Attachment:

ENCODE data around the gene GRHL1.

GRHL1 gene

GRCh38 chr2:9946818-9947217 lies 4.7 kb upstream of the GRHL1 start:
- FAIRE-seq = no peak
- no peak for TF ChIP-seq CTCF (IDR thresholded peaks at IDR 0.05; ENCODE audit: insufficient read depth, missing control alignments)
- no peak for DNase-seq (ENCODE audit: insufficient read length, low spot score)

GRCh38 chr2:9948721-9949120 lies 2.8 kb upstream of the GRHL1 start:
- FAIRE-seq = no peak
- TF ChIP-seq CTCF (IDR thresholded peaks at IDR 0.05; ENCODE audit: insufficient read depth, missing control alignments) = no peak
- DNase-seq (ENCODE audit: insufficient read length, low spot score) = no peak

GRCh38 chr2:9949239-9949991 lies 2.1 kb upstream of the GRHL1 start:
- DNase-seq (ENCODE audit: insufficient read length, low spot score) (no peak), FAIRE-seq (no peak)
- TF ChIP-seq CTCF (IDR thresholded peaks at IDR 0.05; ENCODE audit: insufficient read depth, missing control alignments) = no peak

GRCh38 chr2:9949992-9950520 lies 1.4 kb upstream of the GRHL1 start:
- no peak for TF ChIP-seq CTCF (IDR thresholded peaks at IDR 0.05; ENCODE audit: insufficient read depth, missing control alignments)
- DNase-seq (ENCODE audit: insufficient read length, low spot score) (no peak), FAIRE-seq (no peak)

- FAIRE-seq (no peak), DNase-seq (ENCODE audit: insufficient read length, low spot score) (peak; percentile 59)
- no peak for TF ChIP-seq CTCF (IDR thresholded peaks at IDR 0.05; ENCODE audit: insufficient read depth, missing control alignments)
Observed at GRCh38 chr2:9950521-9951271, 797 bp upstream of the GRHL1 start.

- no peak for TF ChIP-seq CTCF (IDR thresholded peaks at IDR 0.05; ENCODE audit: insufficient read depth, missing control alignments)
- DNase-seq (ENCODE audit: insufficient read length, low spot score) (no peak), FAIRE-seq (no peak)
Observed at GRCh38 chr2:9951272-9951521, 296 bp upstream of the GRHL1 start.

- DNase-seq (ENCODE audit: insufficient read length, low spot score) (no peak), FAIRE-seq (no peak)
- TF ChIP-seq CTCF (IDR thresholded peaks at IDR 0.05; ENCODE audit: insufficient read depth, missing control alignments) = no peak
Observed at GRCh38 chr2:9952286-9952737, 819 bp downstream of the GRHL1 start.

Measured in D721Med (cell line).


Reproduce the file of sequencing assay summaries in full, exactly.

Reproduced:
ENCODE data around the gene GRHL1.

GRHL1 gene

GRCh38 chr2:9946818-9947217 lies 4.7 kb upstream of the GRHL1 start:
- FAIRE-seq = no peak
- no peak for TF ChIP-seq CTCF (IDR thresholded peaks at IDR 0.05; ENCODE audit: insufficient read depth, missing control alignments)
- no peak for DNase-seq (ENCODE audit: insufficient read length, low spot score)

GRCh38 chr2:9948721-9949120 lies 2.8 kb upstream of the GRHL1 start:
- FAIRE-seq = no peak
- TF ChIP-seq CTCF (IDR thresholded peaks at IDR 0.05; ENCODE audit: insufficient read depth, missing control alignments) = no peak
- DNase-seq (ENCODE audit: insufficient read length, low spot score) = no peak

GRCh38 chr2:9949239-9949991 lies 2.1 kb upstream of the GRHL1 start:
- DNase-seq (ENCODE audit: insufficient read length, low spot score) (no peak), FAIRE-seq (no peak)
- TF ChIP-seq CTCF (IDR thresholded peaks at IDR 0.05; ENCODE audit: insufficient read depth, missing control alignments) = no peak

GRCh38 chr2:9949992-9950520 lies 1.4 kb upstream of the GRHL1 start:
- no peak for TF ChIP-seq CTCF (IDR thresholded peaks at IDR 0.05; ENCODE audit: insufficient read depth, missing control alignments)
- DNase-seq (ENCODE audit: insufficient read length, low spot score) (no peak), FAIRE-seq (no peak)

- FAIRE-seq (no peak), DNase-seq (ENCODE audit: insufficient read length, low spot score) (peak; percentile 59)
- no peak for TF ChIP-seq CTCF (IDR thresholded peaks at IDR 0.05; ENCODE audit: insufficient read depth, missing control alignments)
Observed at GRCh38 chr2:9950521-9951271, 797 bp upstream of the GRHL1 start.

- no peak for TF ChIP-seq CTCF (IDR thresholded peaks at IDR 0.05; ENCODE audit: insufficient read depth, missing control alignments)
- DNase-seq (ENCODE audit: insufficient read length, low spot score) (no peak), FAIRE-seq (no peak)
Observed at GRCh38 chr2:9951272-9951521, 296 bp upstream of the GRHL1 start.

- DNase-seq (ENCODE audit: insufficient read length, low spot score) (no peak), FAIRE-seq (no peak)
- TF ChIP-seq CTCF (IDR thresholded peaks at IDR 0.05; ENCODE audit: insufficient read depth, missing control alignments) = no peak
Observed at GRCh38 chr2:9952286-9952737, 819 bp downstream of the GRHL1 start.

Measured in D721Med (cell line).